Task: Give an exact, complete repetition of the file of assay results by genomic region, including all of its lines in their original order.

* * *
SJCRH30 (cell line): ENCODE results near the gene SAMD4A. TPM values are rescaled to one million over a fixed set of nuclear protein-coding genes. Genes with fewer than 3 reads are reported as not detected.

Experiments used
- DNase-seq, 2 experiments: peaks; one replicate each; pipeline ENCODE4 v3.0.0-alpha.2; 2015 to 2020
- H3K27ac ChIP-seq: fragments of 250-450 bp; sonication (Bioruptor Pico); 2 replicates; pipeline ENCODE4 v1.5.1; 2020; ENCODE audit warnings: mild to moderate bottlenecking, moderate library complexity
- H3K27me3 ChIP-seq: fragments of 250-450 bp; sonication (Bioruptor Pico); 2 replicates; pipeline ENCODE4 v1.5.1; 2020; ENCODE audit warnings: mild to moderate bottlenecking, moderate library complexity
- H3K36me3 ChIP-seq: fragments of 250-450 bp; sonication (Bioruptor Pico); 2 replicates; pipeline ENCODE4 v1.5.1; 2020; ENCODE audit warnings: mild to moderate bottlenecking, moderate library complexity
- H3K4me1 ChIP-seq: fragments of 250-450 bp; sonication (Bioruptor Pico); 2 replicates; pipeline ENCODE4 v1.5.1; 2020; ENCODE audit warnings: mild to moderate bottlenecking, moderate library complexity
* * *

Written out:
SJCRH30 (cell line): ENCODE results near the gene SAMD4A. TPM values are rescaled to one million over a fixed set of nuclear protein-coding genes. Genes with fewer than 3 reads are reported as not detected.

Experiments used
- DNase-seq, 2 experiments: peaks; one replicate each; pipeline ENCODE4 v3.0.0-alpha.2; 2015 to 2020
- H3K27ac ChIP-seq: fragments of 250-450 bp; sonication (Bioruptor Pico); 2 replicates; pipeline ENCODE4 v1.5.1; 2020; ENCODE audit warnings: mild to moderate bottlenecking, moderate library complexity
- H3K27me3 ChIP-seq: fragments of 250-450 bp; sonication (Bioruptor Pico); 2 replicates; pipeline ENCODE4 v1.5.1; 2020; ENCODE audit warnings: mild to moderate bottlenecking, moderate library complexity
- H3K36me3 ChIP-seq: fragments of 250-450 bp; sonication (Bioruptor Pico); 2 replicates; pipeline ENCODE4 v1.5.1; 2020; ENCODE audit warnings: mild to moderate bottlenecking, moderate library complexity
- H3K4me1 ChIP-seq: fragments of 250-450 bp; sonication (Bioruptor Pico); 2 replicates; pipeline ENCODE4 v1.5.1; 2020; ENCODE audit warnings: mild to moderate bottlenecking, moderate library complexity